Part 1 of Addressing Security Risks of Personal Business in the Workplace highlighted the risks associated with employee use of corporate connected devices in the execution of personal business. To summarize, employee use of a device connected to the corporate network, even a company-provided device, for personal business such as email, file-sharing, etc. exposes the organization to additional risks of malware, including ransomware, impacting the corporate network. The risks are similar whether the device is connected directly to the corporate network (on premise) or via VPN for remote workers.

There are numerous solutions organizations can implement to mitigate these risks. In this article, we will delve a bit deeper to explain the pros and cons of implementing a few of the more common solutions. It is important to note, that regardless of the solution, an effective awareness and training program for employees is the number one most effective safeguard for your organization.

Block Access using Technology

One very effective solution to protect your organization from the risks of non-business-related activities is to simply block them technically. Access to personal web-based email and file-sharing services through the corporate network can be prohibited by company policy and blocked by corporate firewalls.

Layer 7 firewalls are extremely proficient at providing technical safeguards to implement protections against use of personal web mail and file sharing services. One approach is to integrate the firewall with the enterprise's directory services and only allow specific groups to access these sites with a special Access Control Rule. Any user not a member of this group will be denied access. Membership to the group can be controlled via a risk-based approach by reviewing the need for the access and granting it either on a permanent or temporary basis.

Membership should be audited on a periodic basis to ensure only authorized team members have access. In addition, if SSL decryption is enforced, attachments can be scanned for malware and information can be scanned by DLP technologies if available.

There are often valid business reasons for these non-corporate email and file-sharing solutions. One example might include the case of interaction with a customer in a B2C environment that makes their documents available via a file-sharing service such as Dropbox and requires use of that solution to exchange documents. Adding exception approval processes for this access leads to delays in information exchange. There may also be cases where an employee gets an exception approved by management for a personal reason and access is often not revoked in a timely fashion. These exceptions require technical procedures for enabling, tracking and eventually revoking access. They also require implementation of change control and providing specific training for the employee on the risks of using these services.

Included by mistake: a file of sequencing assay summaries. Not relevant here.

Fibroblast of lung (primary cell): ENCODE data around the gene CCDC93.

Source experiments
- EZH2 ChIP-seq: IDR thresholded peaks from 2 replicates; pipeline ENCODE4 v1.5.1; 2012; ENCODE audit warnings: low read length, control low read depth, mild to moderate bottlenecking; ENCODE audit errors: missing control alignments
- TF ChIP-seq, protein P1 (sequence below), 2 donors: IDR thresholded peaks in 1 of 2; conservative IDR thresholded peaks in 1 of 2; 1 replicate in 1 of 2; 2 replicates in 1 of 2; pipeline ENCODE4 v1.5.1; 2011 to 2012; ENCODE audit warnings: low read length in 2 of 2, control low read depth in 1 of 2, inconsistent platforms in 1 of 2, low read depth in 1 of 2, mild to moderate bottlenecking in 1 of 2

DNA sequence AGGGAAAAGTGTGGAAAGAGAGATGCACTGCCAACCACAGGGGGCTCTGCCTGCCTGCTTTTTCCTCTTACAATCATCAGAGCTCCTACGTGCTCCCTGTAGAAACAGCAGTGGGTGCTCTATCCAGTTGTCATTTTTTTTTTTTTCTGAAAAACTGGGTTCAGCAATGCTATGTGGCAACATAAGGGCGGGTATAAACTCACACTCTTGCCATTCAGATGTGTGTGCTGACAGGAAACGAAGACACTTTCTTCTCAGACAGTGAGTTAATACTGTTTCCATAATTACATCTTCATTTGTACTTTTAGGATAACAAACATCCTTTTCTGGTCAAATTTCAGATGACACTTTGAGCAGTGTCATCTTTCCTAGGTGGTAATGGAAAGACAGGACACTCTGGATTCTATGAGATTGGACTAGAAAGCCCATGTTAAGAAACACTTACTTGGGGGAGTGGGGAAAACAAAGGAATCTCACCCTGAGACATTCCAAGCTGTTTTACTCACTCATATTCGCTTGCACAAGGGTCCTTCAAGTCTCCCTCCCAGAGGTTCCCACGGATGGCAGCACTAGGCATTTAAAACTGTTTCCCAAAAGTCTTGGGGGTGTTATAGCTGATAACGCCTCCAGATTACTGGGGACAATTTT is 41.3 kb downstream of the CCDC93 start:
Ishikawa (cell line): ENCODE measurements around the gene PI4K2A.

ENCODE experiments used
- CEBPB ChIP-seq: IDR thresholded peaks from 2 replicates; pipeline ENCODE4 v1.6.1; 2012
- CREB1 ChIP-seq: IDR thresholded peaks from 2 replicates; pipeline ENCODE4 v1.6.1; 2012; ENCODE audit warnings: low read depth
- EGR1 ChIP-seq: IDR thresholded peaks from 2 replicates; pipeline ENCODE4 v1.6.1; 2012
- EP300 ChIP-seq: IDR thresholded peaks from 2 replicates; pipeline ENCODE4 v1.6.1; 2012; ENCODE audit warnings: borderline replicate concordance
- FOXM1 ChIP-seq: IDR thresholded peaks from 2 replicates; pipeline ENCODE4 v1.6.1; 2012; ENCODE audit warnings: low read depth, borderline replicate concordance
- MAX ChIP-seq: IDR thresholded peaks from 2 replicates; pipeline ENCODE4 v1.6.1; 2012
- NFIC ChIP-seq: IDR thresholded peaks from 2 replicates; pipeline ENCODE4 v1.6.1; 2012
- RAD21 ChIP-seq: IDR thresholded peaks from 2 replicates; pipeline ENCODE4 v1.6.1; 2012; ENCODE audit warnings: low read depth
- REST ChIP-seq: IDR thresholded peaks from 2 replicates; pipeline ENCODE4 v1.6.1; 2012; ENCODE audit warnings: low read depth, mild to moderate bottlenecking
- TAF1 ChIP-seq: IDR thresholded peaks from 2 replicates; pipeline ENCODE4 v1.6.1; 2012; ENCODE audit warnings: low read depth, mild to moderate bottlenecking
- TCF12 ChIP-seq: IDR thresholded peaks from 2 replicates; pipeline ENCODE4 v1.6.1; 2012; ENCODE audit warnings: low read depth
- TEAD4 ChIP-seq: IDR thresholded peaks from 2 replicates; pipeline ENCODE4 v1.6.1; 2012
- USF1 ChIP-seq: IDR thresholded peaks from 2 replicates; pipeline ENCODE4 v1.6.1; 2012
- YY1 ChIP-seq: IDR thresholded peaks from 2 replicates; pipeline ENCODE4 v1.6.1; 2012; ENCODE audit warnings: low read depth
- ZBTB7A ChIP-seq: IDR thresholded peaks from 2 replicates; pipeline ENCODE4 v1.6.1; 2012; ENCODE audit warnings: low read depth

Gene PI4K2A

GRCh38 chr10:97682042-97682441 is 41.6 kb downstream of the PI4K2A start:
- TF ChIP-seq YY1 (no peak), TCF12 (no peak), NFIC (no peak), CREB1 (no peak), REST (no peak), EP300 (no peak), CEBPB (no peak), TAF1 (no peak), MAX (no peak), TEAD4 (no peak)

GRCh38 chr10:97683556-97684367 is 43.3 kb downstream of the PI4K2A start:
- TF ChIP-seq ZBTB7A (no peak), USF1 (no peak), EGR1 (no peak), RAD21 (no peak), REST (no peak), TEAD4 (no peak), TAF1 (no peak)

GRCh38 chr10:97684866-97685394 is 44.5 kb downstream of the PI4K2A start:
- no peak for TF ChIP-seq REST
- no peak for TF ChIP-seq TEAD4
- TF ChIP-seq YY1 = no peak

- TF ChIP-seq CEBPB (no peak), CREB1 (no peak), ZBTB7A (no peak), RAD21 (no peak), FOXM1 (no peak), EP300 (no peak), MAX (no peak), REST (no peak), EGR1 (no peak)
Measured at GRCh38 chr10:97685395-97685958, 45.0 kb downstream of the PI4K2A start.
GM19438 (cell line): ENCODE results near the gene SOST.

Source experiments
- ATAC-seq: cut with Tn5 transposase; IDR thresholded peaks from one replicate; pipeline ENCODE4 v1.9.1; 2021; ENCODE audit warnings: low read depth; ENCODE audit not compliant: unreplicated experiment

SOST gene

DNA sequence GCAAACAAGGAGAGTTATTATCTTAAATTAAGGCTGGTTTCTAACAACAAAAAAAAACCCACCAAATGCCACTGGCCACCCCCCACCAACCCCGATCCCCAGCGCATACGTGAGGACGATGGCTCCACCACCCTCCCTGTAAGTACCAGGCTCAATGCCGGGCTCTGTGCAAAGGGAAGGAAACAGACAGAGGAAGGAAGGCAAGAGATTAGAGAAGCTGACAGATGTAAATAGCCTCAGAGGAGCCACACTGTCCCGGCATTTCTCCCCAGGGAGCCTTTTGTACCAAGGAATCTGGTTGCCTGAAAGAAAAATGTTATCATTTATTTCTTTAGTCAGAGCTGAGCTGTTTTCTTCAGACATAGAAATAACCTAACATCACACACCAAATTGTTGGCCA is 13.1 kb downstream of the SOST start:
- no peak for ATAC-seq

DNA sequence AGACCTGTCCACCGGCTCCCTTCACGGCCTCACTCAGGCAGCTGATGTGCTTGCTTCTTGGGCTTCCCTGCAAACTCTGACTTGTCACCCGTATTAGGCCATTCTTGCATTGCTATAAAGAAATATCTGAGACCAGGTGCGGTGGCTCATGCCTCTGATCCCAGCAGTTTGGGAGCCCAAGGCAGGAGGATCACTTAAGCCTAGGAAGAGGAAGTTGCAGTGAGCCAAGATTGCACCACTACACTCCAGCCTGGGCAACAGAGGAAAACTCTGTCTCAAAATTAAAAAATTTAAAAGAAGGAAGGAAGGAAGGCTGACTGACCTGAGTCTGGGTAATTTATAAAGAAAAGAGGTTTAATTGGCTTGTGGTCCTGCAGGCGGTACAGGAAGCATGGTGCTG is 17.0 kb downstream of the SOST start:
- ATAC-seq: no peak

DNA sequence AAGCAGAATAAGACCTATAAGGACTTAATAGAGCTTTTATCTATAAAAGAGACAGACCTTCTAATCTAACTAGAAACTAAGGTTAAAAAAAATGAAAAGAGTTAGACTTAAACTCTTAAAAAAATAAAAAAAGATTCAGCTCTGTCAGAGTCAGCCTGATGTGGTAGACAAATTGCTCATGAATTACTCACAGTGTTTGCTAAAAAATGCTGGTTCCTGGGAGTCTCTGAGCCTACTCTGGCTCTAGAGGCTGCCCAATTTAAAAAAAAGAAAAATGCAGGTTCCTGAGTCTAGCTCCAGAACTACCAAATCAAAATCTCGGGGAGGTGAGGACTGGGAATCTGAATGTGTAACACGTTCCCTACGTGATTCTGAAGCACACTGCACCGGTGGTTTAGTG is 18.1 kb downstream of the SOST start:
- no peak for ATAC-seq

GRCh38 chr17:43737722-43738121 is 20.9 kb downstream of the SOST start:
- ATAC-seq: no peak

The pros of Layer 7 Firewalls include creating a technical barrier that protects the organization by stopping the potential risk at the perimeter. Access can be controlled and monitored, with revocation processes as simple as disabling the rules that granted the access or removing users from the group membership.

These solutions, however, require additional technical controls, change control and implementation of an exception process. In addition, SSL decryption technologies often do not work efficiently and may require that sites be bypassed from being decrypted. This will prevent scanning of attachments and information and may defeat some of the protections in place.

While firewalls are a great solution for devices connected directly to the corporate network, they don’t completely solve the issue of remote users connected via VPN. If employees are accessing web mail, file-sharing services and other questionable websites using the same VPN device but through their home network, it still opens a pathway for malicious code or files to bounce from those services to the local machine and then to the network. The risk may be reduced because uploads from the device to the corporate network may be more effectively monitored, but it is not completely eliminated.

Require Personal Devices for Personal Business

Organizations may block access on the corporate network and/or require employees to use their personal device for any personal business via corporate policy.  Most companies have a guest network that has no connection to the internal secured network. Companies may make the guest network available to their employees for execution of any personal business.